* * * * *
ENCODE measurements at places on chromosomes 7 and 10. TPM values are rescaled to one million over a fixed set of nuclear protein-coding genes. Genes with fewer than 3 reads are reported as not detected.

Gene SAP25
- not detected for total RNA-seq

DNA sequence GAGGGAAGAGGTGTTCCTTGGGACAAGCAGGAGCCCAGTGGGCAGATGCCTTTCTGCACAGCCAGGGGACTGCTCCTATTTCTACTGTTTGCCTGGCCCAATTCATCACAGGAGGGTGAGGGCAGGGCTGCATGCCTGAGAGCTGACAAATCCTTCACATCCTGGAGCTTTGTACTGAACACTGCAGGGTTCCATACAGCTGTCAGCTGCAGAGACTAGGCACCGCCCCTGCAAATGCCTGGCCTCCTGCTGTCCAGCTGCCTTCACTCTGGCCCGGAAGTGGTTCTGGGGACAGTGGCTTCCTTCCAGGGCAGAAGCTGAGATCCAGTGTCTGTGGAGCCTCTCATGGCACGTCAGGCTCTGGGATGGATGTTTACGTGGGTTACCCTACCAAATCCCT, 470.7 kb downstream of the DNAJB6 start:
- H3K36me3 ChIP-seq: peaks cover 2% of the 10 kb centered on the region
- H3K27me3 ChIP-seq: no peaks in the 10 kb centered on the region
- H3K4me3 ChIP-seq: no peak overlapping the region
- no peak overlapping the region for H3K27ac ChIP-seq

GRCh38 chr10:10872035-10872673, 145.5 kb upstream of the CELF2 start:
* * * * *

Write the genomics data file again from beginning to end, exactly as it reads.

ENCODE measurements at places on chromosomes 7 and 10. TPM values are rescaled to one million over a fixed set of nuclear protein-coding genes. Genes with fewer than 3 reads are reported as not detected.

Gene SAP25
- not detected for total RNA-seq

DNA sequence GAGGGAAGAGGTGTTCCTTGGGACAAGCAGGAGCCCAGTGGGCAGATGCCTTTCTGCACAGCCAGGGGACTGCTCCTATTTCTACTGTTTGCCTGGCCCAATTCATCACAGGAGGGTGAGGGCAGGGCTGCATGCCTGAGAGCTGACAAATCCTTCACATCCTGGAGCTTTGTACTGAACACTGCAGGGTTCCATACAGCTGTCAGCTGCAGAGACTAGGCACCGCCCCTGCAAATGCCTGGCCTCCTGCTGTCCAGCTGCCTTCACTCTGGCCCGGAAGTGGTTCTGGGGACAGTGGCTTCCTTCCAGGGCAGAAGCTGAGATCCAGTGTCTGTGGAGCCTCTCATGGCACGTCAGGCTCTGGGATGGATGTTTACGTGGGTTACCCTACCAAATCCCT, 470.7 kb downstream of the DNAJB6 start:
- H3K36me3 ChIP-seq: peaks cover 2% of the 10 kb centered on the region
- H3K27me3 ChIP-seq: no peaks in the 10 kb centered on the region
- H3K4me3 ChIP-seq: no peak overlapping the region
- no peak overlapping the region for H3K27ac ChIP-seq

GRCh38 chr10:10872035-10872673, 145.5 kb upstream of the CELF2 start: